Acer CEO Resigns as Tablets Eat Into PC Business
Acer, which over the past couple of years has competed with Dell for the position of the world's second-largest maker of PCs, is looking for a new president and CEO after Gianfranco Lanci resigned March 31 following a disagreement with the board of directors over the direction of the company.
Lanci's resignation came after a meeting with the directors, in which the two sides could not agree on several aspects of Acer's future, from growth to customer relations to brand management, the company said in a statement. The resignation is immediate, and J.T. Wang, currently the company's chairman, will fill in as acting CEO until a permanent replacement is found. Lanci had been talking with the directors about the company's future for months, without being able to come to an agreement, the company said in a statement.
Lanci had been with Acer since 1997, was appointed president in 2005 and became CEO in 2008.
The resignation came less than a week after Acer executives lowered their first-quarter PC sales forecast from a 3 percent increase over the same period last year to a 10 percent decline. Executives attributed the troubles to weaker demand in both the United States and Europe. The company's PC sales also reportedly have been hurt by the rise in popularity of tablets, led by Apple's iPad.
Acer also was a leader in the netbook space, which was popular during the global recession but has begun to wane with the growth in tablets. Apple, which has held a dominant position in the market since introducing its iPad last year, now faces a host of competitors-including Hewlett-Packard, Dell, Samsung Motorola and Research In Motion-joining the fray.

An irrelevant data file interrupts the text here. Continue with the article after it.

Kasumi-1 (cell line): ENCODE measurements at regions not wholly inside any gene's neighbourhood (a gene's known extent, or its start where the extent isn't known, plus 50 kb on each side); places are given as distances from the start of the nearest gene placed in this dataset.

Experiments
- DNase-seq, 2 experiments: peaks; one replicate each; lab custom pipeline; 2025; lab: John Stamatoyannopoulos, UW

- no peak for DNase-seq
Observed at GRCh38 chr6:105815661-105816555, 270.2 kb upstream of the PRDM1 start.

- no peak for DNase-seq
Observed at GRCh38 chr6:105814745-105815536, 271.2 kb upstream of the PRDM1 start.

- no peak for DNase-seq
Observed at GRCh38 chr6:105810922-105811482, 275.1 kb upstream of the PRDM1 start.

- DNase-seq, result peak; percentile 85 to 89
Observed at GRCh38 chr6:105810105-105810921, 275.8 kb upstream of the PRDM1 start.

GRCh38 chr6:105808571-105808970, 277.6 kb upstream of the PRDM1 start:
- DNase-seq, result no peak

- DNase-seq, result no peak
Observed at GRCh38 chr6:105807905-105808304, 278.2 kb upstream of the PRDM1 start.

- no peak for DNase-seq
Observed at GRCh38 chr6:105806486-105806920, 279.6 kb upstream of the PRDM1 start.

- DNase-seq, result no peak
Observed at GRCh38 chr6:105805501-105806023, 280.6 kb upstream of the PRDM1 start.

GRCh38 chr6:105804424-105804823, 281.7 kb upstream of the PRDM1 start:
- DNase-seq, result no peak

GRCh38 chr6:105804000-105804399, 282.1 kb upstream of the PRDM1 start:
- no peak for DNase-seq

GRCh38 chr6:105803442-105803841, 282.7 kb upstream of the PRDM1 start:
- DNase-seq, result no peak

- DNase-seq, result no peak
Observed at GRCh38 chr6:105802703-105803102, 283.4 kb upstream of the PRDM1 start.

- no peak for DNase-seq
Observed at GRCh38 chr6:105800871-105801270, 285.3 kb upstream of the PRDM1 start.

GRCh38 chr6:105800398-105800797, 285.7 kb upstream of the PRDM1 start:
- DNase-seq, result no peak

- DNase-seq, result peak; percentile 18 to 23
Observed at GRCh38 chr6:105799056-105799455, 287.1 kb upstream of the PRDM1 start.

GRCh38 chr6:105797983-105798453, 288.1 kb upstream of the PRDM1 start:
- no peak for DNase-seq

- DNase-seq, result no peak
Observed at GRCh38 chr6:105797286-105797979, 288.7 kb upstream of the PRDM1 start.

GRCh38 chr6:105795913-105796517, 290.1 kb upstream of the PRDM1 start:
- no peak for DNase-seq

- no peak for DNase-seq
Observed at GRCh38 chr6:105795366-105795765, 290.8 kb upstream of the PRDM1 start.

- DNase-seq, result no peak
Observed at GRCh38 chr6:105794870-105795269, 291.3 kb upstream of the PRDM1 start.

Acer in April is expected to release its Android-based Iconia Tab A501 4G tablet, which AT&T announced at the CTIA Wireless 2011 show it will sell.
"This tablet is packed with features that will enable HD gaming and exceptional video playback," David Haight, vice president of business development for AT&T's Emerging Devices unit, said in a statement at the time of the carrier's announcement. "It offers a first-class, on-the-go entertainment experience."
Acer's Wang said the company will look to expand its reach beyond PCs, though with the understanding that the traditional form-factor still is central to the company's future.
"The personal computer remains the core of our business," Wang said in a statement. "We have built up a strong foundation and will continue to expand within, especially in the commercial PC segment. In addition, we are stepping into the new mobile device market, where we will invest cautiously and aim to become one of the leading players."
The company needs to adapt to the changing conditions of the market, he said.
"We have to change our business strategy as the PC industry landscape has changed a lot with the rise of tablets and multiple PC operating systems," Wang told the Wall Street Journal.
Acer last year also unveiled its Android-based Stream smartphones and the LumiRead e-reader device. In addition, the company is making another push into the data center. In February, the company unveiled a line of x86-based server and storage systems powered by processors from both Intel and Advanced Micro Devices.
Given the evolving nature of the PC industry, Acer's directors made the right decision in accepting Lanci's resignation, according to company founder Stan Shih.
"The board had no choice but to make a decision," Shih said in an emailed statement to Bloomberg. "Faced with the changes in the environment, restructuring and changes are unavoidable processes."
Lanci's resignation should not impact Acer's operations, and all the employees have been alerted to the change. Wang told the Wall Street Journal that other executives with the company have agreed to stay with Acer, despite Lanci's resignation.